Amnesty International says alleged killing of prisoners by pro-Russian armed groups may amount to war crimes.
Six soldiers have been killed in fighting and a landmine explosion has injured a Russian journalist in rebel-held eastern Ukraine as a flare-up of violence undermined a shaky two-month ceasefire.
Russian TV network Zvezda, which is controlled by the country’s defence ministry, said one of its journalists was badly injured in the village of Shyrokyne on the outskirts of the strategic port city of Mariupol on Tuesday after stepping on a landmine. An AFP journalist at the scene said the reporter was with the rebels when the incident occurred.
Meanwhile, Andriy Lysenko, the Ukrainian military spokesman, said six soldiers had been killed and 12 injured in a surge of fighting in the previous 24 hours.
The heaviest fighting took place around the airport of the rebel bastion of Donetsk, a city once home to a million people in the industrial east.
He said the situation in the conflict zone “remains unstable”, with “armed provocations by the enemy continuing on almost all sides”.
The deaths, the highest toll in the last 10 days, come as the foreign ministers of Ukraine, Russia, Germany and France expressed “grave concern” over surging violations of the February ceasefire.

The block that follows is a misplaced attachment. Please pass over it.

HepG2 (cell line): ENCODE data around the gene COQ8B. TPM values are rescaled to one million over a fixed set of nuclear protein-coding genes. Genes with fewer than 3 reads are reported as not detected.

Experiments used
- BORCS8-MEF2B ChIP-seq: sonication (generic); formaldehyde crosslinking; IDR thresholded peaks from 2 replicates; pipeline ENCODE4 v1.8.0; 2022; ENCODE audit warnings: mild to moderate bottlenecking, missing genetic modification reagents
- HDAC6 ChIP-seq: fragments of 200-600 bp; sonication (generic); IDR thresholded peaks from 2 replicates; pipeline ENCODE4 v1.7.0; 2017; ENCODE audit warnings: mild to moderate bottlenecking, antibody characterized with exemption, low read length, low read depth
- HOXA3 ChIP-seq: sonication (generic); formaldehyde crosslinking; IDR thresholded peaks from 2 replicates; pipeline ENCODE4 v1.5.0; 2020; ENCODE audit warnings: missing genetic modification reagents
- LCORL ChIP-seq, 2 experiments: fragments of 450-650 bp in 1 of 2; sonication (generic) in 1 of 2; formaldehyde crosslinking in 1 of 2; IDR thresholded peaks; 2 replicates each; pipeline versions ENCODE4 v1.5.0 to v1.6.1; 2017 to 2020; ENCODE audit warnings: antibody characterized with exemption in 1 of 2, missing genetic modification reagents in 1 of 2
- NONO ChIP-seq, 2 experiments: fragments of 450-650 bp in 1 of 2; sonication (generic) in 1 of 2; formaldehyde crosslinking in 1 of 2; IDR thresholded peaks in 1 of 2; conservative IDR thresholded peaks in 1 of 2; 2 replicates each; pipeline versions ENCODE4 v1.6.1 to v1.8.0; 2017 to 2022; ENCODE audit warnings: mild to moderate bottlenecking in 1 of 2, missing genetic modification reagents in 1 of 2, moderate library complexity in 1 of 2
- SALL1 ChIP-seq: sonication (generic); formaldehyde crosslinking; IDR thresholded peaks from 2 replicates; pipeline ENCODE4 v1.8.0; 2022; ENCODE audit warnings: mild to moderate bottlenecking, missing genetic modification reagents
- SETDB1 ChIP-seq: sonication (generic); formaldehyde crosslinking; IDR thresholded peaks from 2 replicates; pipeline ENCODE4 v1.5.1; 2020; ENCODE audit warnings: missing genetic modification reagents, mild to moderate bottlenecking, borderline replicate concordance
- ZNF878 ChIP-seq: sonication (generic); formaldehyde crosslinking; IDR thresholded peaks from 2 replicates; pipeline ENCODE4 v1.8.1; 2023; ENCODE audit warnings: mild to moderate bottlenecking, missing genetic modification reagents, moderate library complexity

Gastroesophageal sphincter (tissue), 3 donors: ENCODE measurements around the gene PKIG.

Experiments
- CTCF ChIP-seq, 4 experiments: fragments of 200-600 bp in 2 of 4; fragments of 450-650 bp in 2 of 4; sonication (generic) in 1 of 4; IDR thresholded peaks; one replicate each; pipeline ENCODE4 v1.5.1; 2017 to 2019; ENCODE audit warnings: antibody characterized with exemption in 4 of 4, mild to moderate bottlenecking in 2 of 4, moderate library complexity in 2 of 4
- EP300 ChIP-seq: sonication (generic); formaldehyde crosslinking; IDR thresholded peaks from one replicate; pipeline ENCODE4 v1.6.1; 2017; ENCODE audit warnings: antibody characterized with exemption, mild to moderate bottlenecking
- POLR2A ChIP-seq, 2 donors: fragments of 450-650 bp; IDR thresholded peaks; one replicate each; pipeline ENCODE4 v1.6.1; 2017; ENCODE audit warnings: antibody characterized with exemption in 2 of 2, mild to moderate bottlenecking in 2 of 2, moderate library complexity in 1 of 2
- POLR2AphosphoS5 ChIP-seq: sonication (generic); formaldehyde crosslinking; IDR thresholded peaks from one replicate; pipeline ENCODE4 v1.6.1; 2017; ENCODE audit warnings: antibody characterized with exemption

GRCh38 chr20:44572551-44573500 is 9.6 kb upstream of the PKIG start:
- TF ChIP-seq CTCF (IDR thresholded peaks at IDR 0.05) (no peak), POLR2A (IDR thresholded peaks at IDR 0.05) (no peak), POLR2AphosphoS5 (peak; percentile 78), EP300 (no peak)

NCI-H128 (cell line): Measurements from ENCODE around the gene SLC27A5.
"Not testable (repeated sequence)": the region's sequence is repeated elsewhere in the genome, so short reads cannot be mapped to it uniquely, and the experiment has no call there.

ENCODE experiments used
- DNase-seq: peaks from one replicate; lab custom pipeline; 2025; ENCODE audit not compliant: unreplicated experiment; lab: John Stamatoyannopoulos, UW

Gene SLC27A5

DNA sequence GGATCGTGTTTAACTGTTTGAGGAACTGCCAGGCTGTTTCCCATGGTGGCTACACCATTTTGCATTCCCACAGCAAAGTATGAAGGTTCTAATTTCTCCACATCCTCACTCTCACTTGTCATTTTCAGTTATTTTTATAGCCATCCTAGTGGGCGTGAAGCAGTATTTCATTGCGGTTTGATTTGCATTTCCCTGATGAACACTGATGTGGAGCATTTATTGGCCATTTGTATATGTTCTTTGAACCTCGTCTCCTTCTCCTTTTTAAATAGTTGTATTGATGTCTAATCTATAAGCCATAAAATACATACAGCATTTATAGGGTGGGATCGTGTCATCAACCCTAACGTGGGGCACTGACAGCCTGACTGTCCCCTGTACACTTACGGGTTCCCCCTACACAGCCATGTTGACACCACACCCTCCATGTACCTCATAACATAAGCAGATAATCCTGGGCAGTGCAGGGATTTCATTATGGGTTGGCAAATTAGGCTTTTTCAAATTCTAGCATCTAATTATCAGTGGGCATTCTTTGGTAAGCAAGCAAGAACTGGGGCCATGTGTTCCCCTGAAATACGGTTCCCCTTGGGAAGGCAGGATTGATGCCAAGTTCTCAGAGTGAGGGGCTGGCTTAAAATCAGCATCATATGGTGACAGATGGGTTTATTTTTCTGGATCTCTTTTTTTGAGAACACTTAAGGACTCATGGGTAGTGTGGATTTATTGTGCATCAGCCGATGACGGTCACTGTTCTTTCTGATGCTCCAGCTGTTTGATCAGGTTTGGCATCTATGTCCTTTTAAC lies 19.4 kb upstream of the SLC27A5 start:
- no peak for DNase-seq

The top diplomats from the four countries held talks in Berlin overnight to evaluate the status of the truce deal aimed at ending a year of fighting that has killed more than 6,000 people.
Talks on the situation in Ukraine are expected to continue at a meeting of G7 foreign ministers in the northern German city of Luebeck on Tuesday and Wednesday, attended by US Secretary of State John Kerry.
Russian forces are still operating inside Ukraine and have set up training camps for pro-Moscow separatists,
despite a ceasefire agreement backed by the Kremlin, the Pentagon said on Tuesday.
“There is no question that the Russians continue to operate inside of Ukrainian territory,” Colonel Steven Warren, the Pentagon spokesperson, said.
The United States believes the Russians “have established training centres in Ukraine to train separatist fighters in tasks such as gunnery and artillery firing drills,” Warren said.
“We also know that they continue to maintain advanced surface-to-air missile systems near the front line” in the east of the country, which violated a ceasefire accord, he added.
There are also Russian “command and control elements” helping to coordinate military operations for the separatists, according to Warren.
Russia has denied widespread reports and allegations of a military role in eastern Ukraine.